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Data privacy

Thinking about privacy by design and data minimization

Brian Clayton of Conduent shares his thoughts on what companies can do to manage data privacy in the face of GDPR.

Today, nearly every company relies on some form of digital processes and analytics to thrive – the more information the better to understand and serve customers. But more and more companies are grappling with the realization that a healthy balance of privacy and transparency is essential.

We recently had a conversation with Brian Clayton, associate general counsel and chief privacy officer at Conduent. As the person driving privacy policy and implementation at the world’s largest provider of diversified business services with leading capabilities in digital interactions, automation and analytics, Clayton is at the heart of the issues around privacy and transparency for both Conduent and its clients worldwide.


ANSWERS: How do you see the situation playing out between regulators who are requesting greater access to data with the need for corporations and financial institutions to protect client privacy?

BRIAN CLAYTON: I think what you see is a real dichotomy, right? You’ve got the regulators wanting to see, know, and access more. Then you have the corporations pushing back, saying no, we want to protect our customer data and our internal data.

I think that’s a good thing. I think you end up with better regulations. If you take financial institutions as an example: suspicious activity reporting came about sometime in the 90’s to prevent fraud and terrorism. At first, I think you had corporations and financial institutions saying we don’t want to have to do this. Regulators said it’s for the greater good, do it. Now it’s become second nature. Over the last 15-20 years, it got ironed out; got a little more cost effective to do because more people are doing it. It’s just become the norm. It’s a good dichotomy. I think it ends up providing for better regulations.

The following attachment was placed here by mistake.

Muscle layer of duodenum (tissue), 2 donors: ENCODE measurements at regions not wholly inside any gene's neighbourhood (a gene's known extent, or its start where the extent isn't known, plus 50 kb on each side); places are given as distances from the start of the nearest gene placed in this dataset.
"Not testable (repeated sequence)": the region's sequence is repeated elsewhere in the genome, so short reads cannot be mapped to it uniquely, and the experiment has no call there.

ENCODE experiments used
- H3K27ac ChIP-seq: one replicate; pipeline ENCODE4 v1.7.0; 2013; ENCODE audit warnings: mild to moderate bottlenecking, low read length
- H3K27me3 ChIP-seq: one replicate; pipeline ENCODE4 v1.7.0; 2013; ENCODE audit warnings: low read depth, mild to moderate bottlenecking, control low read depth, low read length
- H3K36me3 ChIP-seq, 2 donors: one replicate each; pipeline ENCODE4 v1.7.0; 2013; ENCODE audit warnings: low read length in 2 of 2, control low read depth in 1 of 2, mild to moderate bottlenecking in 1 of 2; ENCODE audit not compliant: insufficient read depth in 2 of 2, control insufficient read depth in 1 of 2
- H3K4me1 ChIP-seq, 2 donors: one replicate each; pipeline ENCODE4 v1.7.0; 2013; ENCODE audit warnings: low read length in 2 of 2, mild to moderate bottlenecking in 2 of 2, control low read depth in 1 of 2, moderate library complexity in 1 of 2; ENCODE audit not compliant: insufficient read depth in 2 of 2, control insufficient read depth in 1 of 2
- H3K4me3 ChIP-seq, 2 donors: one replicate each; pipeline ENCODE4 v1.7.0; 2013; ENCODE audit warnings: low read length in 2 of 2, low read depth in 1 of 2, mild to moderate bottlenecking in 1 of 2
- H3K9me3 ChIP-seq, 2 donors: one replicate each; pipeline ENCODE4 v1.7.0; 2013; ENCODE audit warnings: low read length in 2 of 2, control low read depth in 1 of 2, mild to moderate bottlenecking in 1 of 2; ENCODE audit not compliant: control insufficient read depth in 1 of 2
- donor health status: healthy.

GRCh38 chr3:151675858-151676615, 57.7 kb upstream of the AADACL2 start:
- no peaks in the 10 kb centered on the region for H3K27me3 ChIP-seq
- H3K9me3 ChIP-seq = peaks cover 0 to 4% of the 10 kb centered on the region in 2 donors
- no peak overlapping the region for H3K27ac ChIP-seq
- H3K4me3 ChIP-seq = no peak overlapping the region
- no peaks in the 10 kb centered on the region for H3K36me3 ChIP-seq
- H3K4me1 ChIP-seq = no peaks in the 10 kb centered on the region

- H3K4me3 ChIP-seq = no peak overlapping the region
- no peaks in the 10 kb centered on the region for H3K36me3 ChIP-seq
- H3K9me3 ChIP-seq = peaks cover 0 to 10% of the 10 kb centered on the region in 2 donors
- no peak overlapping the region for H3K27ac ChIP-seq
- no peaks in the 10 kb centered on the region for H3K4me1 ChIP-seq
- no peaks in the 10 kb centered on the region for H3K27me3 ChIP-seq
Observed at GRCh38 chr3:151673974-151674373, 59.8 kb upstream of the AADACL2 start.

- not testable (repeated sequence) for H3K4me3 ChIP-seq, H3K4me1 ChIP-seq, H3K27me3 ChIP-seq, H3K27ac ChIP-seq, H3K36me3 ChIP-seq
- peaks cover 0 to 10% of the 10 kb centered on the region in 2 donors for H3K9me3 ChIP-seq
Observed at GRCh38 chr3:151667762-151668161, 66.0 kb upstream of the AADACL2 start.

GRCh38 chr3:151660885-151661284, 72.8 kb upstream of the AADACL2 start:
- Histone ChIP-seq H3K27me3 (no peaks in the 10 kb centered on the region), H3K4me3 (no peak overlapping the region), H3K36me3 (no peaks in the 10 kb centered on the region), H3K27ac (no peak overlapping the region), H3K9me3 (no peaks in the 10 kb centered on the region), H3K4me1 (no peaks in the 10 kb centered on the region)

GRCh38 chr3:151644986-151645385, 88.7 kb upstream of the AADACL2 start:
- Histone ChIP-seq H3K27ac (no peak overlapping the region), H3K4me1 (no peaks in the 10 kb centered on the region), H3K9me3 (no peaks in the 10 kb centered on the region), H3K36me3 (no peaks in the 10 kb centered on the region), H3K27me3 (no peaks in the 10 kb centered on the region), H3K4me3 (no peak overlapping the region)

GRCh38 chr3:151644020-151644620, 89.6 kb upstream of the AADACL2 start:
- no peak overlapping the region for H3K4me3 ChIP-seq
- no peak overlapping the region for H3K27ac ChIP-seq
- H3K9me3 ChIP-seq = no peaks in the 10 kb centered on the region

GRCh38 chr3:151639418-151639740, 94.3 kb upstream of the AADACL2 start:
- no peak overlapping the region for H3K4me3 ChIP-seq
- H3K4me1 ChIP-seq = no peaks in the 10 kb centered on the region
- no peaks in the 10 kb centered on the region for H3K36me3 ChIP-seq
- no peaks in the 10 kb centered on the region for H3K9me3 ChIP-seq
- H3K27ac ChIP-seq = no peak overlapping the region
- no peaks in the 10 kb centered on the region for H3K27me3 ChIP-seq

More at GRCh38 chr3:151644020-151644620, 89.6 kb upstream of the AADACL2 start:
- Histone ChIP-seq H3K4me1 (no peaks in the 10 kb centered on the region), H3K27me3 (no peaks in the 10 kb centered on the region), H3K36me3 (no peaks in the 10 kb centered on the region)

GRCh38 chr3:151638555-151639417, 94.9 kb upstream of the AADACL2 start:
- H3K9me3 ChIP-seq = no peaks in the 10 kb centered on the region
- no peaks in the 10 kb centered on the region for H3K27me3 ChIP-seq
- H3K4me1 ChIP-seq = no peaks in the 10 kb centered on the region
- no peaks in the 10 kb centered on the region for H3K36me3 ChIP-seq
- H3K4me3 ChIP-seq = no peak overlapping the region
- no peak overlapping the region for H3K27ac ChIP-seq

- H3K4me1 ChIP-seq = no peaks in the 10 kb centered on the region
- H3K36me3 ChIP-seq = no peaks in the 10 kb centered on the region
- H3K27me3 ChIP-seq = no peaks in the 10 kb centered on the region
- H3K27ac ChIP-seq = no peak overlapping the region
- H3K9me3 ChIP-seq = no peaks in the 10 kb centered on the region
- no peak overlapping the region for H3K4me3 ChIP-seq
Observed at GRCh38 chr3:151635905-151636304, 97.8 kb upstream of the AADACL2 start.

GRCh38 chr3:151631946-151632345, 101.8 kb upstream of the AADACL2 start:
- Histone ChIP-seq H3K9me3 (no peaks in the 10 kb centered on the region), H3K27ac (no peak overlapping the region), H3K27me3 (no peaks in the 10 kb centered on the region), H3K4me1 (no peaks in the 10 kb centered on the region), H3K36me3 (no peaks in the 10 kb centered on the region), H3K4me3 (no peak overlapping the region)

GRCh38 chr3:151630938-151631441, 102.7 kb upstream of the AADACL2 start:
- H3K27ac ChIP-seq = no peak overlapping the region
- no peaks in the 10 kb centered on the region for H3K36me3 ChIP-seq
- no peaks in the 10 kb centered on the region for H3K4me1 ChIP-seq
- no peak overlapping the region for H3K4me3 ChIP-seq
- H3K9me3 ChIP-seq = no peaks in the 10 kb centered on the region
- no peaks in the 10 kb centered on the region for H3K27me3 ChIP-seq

ANSWERS: Do you think we can effectively reconcile national privacy regulations with international requirements?

CLAYTON: The short answer is, yes, you can do it. But it can be complex, right? Often times you get involved with conflicts of law provisions. I think the key is managing and ensuring an informed decision, and that you document your decision.

An example would be, with GDPR coming out, the right to be forgotten. Let’s say you’ve got Bob, who works for your European-based company (which also has European employees). Bob is in Europe providing services and then quits. Maybe Bob was in the pension plan and was providing consulting services. Bob calls up and says, “I want to be forgotten.” GDPR provides for the right to be forgotten. You’ve got to think, in the U.S. he’s in my pension plan, so I can’t take him out of that. I need to leave him in there.

For an audit trail, for the billing and work that he’s been doing, you need to keep his information so when you send your customers a bill, you can say, “Yes, it was Bob, and we charged $25.00 an hour for Bob’s work.” That’s how it is. GDPR allows you to keep data if you have a legitimate purpose. But it makes you think about, “Do I really need all that information about Bob if he wants to be forgotten?”

Maybe not, maybe you can anonymize some of it, maybe you can delete it. Maybe you don’t even care about his name. You just need to know it was an employee, a full-time employee who was at level three or whatever, and he billed at $25.00 an hour. It will make you make an informed decision and document it.